Thomasboro fines updated

THOMASBORO — It is now more costly to violate the law in Thomasboro.

The village board voted unanimously at the May 7 regular meeting to increase penalties for a variety of offenses. Police Chief Robert Rea introduced the updated fine schedule at the April board meeting. He said then that the fines are not as high as in other communities but that he thought the increases are reasonable.

The new penalties for violating provisions of the following ordinances are:

Garbage, trash and public appearance of property: $150 first offense; $350 each subsequent offense
Liquor operating hours and sale of liquor to minors: $150 first offense; $350 each subsequent offense
Other liquor violations: $350 first offense; $750 each subsequent offense

Certain parking violations: $25 if paid within 72 hours; $35 for each 72-hour period until the fine is paid in full

Snowmobiles: $150 first offense; $350 each subsequent offense

Bicycles: $25

Golf carts: $150 first offense; $350 second offense; revocation of permit after third offense

Notice of inoperable motor vehicles: on private property, the owner has 10 days to show that the vehicle is operable or to remove it from the village; on public property, the owner has 48 hours to remove it from the village. Failure to comply will result in a fine of $150 for the first offense and $350 for each subsequent offense.

Weeds: $150 for each offense as well as charges for village mowing.

Noise: $150 first offense; $350 each subsequent offense

Unauthorized solicitation: $150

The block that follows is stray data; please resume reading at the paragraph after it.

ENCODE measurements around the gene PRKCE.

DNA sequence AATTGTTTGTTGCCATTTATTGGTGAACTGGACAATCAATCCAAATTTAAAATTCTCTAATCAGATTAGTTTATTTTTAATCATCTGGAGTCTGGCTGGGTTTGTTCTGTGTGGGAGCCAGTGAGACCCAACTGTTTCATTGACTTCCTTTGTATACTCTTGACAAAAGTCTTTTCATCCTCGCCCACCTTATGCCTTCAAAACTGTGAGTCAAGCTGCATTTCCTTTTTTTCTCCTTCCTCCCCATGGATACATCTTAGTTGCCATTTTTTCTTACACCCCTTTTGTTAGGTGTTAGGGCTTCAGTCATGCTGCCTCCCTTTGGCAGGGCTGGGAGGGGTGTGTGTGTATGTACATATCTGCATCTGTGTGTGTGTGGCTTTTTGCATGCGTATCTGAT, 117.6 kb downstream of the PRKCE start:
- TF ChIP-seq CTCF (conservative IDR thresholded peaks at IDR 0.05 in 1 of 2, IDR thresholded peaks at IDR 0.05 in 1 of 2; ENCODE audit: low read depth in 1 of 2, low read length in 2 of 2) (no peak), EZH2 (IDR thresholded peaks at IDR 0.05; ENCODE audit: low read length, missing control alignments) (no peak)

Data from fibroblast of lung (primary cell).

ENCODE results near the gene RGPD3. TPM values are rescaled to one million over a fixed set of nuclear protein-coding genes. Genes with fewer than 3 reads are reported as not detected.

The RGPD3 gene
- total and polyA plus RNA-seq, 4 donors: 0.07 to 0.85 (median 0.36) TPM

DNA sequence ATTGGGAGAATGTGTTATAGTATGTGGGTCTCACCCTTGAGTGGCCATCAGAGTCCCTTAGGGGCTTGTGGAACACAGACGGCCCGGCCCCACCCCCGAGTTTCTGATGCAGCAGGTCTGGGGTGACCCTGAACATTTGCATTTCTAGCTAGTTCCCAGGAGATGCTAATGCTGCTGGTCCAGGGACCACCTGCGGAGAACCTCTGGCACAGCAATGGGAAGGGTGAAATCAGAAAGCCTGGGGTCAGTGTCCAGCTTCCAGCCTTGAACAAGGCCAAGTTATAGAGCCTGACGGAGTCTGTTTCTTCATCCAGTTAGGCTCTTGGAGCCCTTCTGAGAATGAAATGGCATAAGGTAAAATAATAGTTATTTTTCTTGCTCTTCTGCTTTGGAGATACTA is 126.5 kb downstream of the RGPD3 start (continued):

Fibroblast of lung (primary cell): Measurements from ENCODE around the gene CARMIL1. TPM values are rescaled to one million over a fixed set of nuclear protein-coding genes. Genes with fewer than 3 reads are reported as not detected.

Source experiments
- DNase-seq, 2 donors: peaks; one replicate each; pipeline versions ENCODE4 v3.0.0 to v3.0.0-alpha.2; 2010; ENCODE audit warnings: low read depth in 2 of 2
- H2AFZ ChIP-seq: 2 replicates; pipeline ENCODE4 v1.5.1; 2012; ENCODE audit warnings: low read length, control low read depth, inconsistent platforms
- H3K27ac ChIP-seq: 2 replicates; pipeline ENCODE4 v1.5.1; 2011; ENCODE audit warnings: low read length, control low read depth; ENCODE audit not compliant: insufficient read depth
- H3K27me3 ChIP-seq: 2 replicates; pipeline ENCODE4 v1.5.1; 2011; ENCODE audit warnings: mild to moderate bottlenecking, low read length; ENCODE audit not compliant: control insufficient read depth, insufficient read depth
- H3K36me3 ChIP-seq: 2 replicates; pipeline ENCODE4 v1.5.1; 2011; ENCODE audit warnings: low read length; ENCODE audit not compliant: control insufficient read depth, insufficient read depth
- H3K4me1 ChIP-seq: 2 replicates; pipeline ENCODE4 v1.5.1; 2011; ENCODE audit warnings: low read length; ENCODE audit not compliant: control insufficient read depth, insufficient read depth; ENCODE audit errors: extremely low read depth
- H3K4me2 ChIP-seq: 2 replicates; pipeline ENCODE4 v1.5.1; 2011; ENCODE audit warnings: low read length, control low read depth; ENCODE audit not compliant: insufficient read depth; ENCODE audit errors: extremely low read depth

Curfew: $150

Public sexual displays, prostitution, disorderly conduct, assault and battery, controlled substances, possession of tobacco by minors and sale of tobacco to minors: $150 first offense; $350 any subsequent offense.

Other business
In other business, the board approved patches on Schluter and Lincoln streets, but delayed approval of an annual plan to put down oil and chip on parking and other areas that most need repair.

“You don’t think either one of these (Schluter and Lincoln) are something you could handle yourself?” trustee Tony Grilo asked Village Superintendent Tyler Martin.

Martin said the village doesn’t have the proper equipment and there’s a waiting list for rental of such equipment.

“The only reason I pushed back on this is it’s a Band-Aid,” Grilo said. “Wouldn’t it be better to do the whole road?”

There was a brief discussion comparing the cost of doing the work in-house and contracting it out.
The patches on Schluter and Lincoln will be done by Rick’s Tractor Services, Ogden, at a cost not to exceed $2,300.

Raises approved
Other action taken by the board included approving a 2 percent raise to the office manager, treasurer and clerk; approval of the daily expenditure authorization to $300; and authorizing purchase of a pressure switch for the detention tank from Gasvoda and Associates, Calumet City, at a cost not to exceed $7,100.

Two actions were tabled to seek additional bids: a bid from S&K for $14,800 for fencing at the public works facility and the purchase of three computers for a total of $3,400 through a state contract.

Martin said the fencing is needed to improve security.

“We’ve been missing stuff,” he said.

Trustee Dustin Rhodes said all of the emergency sirens are now working properly. One malfunctioned last month late at night.

Grilo made a plea to residents to contact the village when issues arise with trash pickup. He said two residents had difficulty having large items picked up recently.

“Getting a mattress picked up shouldn’t be a big deal,” he said.

He pointed out it is the village that holds the contract with the trash company rather than individual residents.

A question was raised about mosquito fogging.

Mayor Tyler Evans said he thought the cost when it was looked into last year was about $6,000, but Trustee Kyle Henegar suggested Martin check out the costs of licensing, the chemicals and recalibrating the machine.

“Let’s look at it again and see,” Henegar said.



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